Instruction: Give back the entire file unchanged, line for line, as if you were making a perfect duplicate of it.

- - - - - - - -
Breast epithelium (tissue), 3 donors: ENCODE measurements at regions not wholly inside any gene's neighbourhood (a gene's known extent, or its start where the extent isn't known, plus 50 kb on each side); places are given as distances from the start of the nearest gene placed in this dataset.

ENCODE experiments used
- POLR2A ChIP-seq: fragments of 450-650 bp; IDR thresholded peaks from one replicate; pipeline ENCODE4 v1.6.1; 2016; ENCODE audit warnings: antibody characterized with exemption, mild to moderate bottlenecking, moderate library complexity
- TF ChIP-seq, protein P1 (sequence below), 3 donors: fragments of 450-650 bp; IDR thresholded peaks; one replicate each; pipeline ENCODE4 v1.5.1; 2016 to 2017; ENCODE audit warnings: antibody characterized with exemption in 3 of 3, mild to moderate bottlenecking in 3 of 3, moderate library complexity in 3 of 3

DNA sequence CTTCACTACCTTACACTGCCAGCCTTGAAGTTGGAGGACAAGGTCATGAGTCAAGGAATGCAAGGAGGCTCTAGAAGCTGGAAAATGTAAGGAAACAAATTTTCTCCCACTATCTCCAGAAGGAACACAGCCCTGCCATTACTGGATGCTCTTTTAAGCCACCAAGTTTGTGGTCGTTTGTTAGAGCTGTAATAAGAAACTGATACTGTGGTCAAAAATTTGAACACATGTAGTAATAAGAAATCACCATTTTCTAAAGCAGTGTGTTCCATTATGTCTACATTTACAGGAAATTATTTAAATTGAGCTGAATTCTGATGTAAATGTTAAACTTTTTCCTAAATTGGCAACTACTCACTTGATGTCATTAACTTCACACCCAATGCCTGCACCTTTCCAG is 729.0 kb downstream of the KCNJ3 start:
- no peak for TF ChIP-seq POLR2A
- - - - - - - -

Breast epithelium (tissue), 3 donors: ENCODE measurements at regions not wholly inside any gene's neighbourhood (a gene's known extent, or its start where the extent isn't known, plus 50 kb on each side); places are given as distances from the start of the nearest gene placed in this dataset.

ENCODE experiments used
- POLR2A ChIP-seq: fragments of 450-650 bp; IDR thresholded peaks from one replicate; pipeline ENCODE4 v1.6.1; 2016; ENCODE audit warnings: antibody characterized with exemption, mild to moderate bottlenecking, moderate library complexity
- TF ChIP-seq, protein P1 (sequence below), 3 donors: fragments of 450-650 bp; IDR thresholded peaks; one replicate each; pipeline ENCODE4 v1.5.1; 2016 to 2017; ENCODE audit warnings: antibody characterized with exemption in 3 of 3, mild to moderate bottlenecking in 3 of 3, moderate library complexity in 3 of 3

DNA sequence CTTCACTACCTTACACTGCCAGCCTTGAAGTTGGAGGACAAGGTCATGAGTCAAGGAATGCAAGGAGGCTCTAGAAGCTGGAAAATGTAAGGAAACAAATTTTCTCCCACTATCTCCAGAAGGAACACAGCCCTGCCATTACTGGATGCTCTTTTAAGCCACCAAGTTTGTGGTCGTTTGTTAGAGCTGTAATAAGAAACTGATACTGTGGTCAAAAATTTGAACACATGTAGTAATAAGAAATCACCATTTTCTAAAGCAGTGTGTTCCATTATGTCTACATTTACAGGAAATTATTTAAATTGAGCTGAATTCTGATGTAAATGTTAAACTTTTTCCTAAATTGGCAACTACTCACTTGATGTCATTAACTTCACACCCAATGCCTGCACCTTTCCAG is 729.0 kb downstream of the KCNJ3 start:
- no peak for TF ChIP-seq POLR2A